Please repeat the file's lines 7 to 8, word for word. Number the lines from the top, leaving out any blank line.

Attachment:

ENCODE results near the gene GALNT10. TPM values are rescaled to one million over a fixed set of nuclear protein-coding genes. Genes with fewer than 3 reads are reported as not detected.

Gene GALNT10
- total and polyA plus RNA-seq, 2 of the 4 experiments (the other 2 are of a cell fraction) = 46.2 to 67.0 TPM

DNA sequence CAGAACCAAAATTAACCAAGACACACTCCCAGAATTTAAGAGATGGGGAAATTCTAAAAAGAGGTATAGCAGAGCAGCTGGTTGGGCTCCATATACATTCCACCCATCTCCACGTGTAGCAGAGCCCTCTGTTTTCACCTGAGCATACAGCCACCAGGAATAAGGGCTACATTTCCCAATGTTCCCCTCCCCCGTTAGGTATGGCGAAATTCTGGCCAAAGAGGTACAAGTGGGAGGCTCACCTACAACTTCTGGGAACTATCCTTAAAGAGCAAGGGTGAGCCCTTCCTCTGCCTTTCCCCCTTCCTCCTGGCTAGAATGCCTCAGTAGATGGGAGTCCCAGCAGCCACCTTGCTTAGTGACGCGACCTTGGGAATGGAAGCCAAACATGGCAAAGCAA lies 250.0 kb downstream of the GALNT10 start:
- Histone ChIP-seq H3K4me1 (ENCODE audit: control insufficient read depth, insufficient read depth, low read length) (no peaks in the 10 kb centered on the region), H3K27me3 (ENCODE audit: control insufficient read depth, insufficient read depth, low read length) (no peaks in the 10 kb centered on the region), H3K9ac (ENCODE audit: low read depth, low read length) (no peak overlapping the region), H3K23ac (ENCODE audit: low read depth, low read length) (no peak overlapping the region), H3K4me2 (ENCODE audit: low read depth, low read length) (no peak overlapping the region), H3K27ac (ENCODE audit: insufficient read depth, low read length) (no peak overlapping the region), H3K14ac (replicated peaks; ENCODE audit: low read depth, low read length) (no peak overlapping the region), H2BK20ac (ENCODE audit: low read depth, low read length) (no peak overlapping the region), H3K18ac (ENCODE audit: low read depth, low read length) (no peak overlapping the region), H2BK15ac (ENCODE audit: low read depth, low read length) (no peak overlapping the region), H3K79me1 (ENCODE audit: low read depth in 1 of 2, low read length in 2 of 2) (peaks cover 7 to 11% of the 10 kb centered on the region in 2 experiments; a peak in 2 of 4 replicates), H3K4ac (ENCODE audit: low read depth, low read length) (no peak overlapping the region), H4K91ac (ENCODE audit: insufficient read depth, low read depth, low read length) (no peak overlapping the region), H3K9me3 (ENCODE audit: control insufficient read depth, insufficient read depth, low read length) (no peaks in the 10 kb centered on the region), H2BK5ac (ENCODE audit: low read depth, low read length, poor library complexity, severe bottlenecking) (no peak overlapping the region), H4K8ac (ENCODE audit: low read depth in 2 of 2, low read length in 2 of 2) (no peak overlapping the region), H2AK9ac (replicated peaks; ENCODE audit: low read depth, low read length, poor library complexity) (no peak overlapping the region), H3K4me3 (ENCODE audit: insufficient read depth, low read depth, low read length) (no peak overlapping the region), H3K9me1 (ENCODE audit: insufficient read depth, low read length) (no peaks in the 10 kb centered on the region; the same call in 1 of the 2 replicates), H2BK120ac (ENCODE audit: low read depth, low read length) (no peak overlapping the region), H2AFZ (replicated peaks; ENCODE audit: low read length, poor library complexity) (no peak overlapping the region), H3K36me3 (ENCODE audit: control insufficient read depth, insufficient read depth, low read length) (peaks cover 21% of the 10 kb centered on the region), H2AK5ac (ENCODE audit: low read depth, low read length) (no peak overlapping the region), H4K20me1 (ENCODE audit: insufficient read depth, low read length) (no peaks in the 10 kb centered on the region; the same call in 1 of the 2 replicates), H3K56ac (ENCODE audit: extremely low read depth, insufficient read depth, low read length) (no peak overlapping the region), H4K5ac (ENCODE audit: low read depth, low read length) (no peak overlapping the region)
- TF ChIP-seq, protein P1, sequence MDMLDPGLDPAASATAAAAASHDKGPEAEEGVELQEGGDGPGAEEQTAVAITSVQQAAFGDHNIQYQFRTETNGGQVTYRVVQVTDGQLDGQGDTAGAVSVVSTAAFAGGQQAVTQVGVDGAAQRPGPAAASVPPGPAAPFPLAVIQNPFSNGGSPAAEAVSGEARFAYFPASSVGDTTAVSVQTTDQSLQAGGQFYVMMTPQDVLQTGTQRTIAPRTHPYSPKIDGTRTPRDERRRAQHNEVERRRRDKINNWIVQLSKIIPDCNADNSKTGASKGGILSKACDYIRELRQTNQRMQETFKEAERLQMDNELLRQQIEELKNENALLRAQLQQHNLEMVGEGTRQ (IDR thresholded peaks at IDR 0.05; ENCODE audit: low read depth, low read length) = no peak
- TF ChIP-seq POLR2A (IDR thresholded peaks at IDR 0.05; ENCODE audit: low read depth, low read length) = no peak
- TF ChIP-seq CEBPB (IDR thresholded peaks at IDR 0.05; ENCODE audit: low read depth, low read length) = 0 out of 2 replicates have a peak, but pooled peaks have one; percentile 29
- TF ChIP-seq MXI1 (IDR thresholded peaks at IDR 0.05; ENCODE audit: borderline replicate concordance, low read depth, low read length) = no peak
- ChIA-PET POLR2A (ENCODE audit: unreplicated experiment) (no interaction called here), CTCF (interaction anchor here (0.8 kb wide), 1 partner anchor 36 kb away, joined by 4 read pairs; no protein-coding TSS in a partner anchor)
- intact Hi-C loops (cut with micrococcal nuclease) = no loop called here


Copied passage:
- TF ChIP-seq POLR2A (IDR thresholded peaks at IDR 0.05; ENCODE audit: low read depth, low read length) = no peak
- TF ChIP-seq CEBPB (IDR thresholded peaks at IDR 0.05; ENCODE audit: low read depth, low read length) = 0 out of 2 replicates have a peak, but pooled peaks have one; percentile 29